and that the woman sees few callers. I've never located the place.
Tell me about it," he replied.

"Bug Buler and I were up there after eggs this morning.
Bug is Victor Burleigh's little boy. They board at our house,"
Dennie explained. "Pigeon Place is a little cottage
all covered with vines and with flowers everywhere.
It's hidden away from the road just outside of town.
Mrs. Marian isn't crazy nor queer, only she seldom leaves home,
never goes to church, nor visits anywhere. She doesn't
care for anybody, nor take any interest in Lagonda Ledge,
and she keeps a Great Dane dog, as big as a calf, that is
friendly to women and children, but won't let a man come near,
unless Mrs. Marian says so." Dennie paused.

"Very interesting, Miss Dennie, but what can I do?" Fenneben asked.
"Shall I kill the dog and carry off the woman like the regulation grim
ogre of the fairy tales?"

Dennie hesitated. Few girls would have come to a college president on such
a mission as hers. But then few college presidents are like Lloyd Fenneben.

"Of course nobody likes Mrs. Marian, and my father--when he's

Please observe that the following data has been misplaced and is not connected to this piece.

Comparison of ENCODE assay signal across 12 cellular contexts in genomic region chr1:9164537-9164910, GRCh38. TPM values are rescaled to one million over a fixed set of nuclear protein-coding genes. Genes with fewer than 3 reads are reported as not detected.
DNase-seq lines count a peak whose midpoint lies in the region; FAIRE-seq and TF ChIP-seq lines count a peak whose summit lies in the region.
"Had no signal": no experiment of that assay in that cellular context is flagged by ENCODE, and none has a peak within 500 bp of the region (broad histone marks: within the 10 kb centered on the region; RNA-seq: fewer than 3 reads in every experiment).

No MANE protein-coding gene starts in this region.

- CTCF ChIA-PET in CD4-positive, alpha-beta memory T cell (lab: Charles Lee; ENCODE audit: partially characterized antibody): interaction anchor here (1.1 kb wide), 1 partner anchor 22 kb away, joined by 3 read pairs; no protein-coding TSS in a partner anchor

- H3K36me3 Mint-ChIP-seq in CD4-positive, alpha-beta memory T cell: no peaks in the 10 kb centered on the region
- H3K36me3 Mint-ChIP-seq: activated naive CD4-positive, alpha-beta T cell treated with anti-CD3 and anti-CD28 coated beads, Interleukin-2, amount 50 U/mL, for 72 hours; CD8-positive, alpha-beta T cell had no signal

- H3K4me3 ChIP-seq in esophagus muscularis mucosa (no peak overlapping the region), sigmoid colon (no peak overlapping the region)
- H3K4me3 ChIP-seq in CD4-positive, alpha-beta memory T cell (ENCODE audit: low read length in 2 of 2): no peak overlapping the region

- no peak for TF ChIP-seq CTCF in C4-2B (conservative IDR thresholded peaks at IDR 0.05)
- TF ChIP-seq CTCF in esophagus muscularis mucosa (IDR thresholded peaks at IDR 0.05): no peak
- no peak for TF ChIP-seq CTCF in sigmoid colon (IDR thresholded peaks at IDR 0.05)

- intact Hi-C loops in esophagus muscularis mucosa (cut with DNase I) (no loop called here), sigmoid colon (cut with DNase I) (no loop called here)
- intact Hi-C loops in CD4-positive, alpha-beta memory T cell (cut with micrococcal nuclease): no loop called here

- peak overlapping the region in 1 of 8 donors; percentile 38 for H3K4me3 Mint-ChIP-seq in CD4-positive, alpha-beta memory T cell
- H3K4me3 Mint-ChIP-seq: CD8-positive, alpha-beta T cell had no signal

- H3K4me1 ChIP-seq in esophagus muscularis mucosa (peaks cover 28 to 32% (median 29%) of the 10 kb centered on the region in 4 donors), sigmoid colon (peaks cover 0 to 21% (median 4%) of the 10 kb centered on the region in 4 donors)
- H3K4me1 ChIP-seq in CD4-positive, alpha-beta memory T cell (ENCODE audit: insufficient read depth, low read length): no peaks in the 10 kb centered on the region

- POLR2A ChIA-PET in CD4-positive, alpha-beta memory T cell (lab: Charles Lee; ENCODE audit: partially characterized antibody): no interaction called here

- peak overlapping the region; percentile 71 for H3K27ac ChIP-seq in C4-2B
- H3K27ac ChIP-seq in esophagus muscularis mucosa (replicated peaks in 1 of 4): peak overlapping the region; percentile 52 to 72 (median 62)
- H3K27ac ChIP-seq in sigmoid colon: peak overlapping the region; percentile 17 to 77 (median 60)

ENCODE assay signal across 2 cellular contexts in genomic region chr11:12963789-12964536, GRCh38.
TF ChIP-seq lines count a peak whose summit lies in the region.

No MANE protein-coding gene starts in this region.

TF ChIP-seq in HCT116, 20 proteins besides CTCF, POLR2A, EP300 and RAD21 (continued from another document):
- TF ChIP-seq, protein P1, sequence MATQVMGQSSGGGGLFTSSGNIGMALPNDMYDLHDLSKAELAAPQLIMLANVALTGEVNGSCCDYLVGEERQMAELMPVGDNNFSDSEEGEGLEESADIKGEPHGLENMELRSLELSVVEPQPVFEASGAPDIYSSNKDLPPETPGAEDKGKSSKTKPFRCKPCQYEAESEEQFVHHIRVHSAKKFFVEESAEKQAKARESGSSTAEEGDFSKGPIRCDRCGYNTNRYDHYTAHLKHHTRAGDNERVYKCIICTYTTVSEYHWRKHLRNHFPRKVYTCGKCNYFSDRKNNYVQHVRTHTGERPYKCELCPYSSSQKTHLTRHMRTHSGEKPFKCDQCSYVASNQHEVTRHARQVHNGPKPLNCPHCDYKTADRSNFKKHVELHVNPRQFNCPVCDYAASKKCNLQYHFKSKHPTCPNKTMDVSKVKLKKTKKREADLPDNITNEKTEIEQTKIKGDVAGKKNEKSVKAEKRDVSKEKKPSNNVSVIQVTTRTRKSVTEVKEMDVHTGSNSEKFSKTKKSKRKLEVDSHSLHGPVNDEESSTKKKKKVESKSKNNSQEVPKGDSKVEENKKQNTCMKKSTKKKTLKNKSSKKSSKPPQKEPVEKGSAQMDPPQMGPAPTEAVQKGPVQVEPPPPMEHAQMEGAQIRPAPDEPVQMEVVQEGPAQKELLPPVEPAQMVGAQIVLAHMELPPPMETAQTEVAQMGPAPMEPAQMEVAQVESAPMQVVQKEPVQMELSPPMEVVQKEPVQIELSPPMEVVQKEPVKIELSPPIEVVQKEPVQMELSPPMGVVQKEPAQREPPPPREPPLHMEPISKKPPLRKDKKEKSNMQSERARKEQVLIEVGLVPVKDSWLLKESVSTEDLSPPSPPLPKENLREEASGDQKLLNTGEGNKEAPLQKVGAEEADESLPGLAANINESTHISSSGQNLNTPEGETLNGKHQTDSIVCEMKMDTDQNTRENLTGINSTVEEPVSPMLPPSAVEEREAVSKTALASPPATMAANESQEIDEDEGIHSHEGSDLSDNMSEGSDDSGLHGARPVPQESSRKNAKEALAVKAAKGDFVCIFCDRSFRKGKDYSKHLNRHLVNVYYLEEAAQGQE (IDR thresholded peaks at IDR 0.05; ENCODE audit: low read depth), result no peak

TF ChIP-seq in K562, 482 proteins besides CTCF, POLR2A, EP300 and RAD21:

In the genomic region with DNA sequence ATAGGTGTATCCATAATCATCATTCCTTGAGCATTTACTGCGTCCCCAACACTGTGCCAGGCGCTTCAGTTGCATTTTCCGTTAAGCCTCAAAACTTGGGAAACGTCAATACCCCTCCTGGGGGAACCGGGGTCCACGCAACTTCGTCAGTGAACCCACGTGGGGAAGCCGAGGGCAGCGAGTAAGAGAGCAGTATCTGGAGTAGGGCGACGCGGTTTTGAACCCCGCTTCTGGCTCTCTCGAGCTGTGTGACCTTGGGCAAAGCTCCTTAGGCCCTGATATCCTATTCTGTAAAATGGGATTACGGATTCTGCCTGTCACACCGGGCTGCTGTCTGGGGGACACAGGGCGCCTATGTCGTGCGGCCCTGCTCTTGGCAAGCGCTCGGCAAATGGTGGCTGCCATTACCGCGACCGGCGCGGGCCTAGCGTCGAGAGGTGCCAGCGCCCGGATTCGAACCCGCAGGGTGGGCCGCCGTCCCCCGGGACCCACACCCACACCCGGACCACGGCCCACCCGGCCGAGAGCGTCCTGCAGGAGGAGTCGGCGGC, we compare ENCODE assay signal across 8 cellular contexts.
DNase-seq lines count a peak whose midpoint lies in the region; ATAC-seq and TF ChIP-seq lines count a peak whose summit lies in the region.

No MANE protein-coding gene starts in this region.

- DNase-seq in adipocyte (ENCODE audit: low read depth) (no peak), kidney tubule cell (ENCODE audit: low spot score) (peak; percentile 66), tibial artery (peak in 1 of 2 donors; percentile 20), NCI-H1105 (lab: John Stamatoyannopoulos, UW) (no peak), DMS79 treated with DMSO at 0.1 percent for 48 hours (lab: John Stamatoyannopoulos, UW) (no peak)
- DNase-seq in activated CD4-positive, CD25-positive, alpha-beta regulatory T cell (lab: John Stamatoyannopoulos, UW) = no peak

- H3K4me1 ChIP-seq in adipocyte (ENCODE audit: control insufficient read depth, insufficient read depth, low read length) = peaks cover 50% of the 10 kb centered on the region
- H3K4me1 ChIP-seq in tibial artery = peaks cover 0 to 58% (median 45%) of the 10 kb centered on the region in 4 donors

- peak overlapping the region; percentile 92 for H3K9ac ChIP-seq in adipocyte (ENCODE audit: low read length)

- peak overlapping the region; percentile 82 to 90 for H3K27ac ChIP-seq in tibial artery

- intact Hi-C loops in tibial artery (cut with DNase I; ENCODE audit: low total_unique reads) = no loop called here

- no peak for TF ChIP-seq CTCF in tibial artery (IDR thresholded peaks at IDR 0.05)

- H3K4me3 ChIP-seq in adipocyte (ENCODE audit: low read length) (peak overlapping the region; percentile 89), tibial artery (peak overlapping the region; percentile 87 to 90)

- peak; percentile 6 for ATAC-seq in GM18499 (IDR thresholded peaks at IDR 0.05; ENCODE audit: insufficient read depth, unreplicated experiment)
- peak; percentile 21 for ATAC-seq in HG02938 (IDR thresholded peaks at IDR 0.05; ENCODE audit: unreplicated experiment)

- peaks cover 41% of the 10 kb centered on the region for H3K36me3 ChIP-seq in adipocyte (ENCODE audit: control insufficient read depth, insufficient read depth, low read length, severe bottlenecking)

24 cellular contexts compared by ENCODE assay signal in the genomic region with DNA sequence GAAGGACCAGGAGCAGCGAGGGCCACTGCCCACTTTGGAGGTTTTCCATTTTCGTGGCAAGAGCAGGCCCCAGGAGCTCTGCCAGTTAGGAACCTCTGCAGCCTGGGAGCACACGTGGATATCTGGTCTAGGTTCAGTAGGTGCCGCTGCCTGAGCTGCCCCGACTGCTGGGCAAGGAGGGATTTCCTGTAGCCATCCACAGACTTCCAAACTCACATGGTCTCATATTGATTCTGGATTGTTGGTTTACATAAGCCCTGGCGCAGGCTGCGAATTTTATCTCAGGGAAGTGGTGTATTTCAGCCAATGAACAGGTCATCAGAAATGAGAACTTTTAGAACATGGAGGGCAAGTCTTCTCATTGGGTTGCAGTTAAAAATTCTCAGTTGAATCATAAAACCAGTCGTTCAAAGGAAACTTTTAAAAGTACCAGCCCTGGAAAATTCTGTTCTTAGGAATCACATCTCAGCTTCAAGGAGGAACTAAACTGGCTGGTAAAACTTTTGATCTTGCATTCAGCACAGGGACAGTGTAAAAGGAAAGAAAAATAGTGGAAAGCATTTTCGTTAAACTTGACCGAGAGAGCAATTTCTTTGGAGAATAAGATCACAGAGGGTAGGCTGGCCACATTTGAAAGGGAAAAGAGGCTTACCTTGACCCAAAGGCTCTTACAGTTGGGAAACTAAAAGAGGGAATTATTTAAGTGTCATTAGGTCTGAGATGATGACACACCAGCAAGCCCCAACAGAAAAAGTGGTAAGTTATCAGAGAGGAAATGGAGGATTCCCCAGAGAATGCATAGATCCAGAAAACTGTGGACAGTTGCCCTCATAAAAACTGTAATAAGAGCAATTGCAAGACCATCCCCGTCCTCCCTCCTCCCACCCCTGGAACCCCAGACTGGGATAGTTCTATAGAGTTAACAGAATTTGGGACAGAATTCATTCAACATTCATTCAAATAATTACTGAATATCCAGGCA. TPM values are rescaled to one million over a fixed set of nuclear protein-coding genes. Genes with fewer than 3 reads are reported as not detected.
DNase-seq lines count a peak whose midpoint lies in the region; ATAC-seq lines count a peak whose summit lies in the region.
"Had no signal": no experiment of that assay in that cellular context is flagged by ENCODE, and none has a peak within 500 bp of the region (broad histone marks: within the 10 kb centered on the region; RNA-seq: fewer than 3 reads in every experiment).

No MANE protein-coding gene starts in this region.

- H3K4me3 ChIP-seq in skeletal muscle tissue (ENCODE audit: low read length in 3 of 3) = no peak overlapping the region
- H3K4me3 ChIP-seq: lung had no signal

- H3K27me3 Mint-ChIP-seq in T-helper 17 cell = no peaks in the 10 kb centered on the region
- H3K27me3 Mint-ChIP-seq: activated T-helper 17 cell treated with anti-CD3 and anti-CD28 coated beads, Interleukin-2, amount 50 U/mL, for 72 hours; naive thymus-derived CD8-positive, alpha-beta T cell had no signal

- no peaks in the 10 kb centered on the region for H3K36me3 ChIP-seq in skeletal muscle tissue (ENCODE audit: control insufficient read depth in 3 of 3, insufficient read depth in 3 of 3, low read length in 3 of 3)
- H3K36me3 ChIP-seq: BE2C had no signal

not quite himself--says dreadful things if I mention her name."
Dennie's checks were crimson as she thought of her father.
"It's none of my business, but I've felt sorry for Mrs. Marian
ever since she came here. She seems like an innocent outcast."

"That is very pitiful." Lloyd Fenneben's voice was sympathetic.

"This morning," continued Dennie, "Bug was playing with the dog outside,
and I went into the house for the first time. Mrs. Marian is very pleasant.
She asked me about my work here and I told her about Sunrise and you,
and your niece, Miss Elinor, being here."

"All the interesting features. Did you mention Professor Burgess?" The query
was innocently meant, but it brought the color to Dennie Saxon's cheek.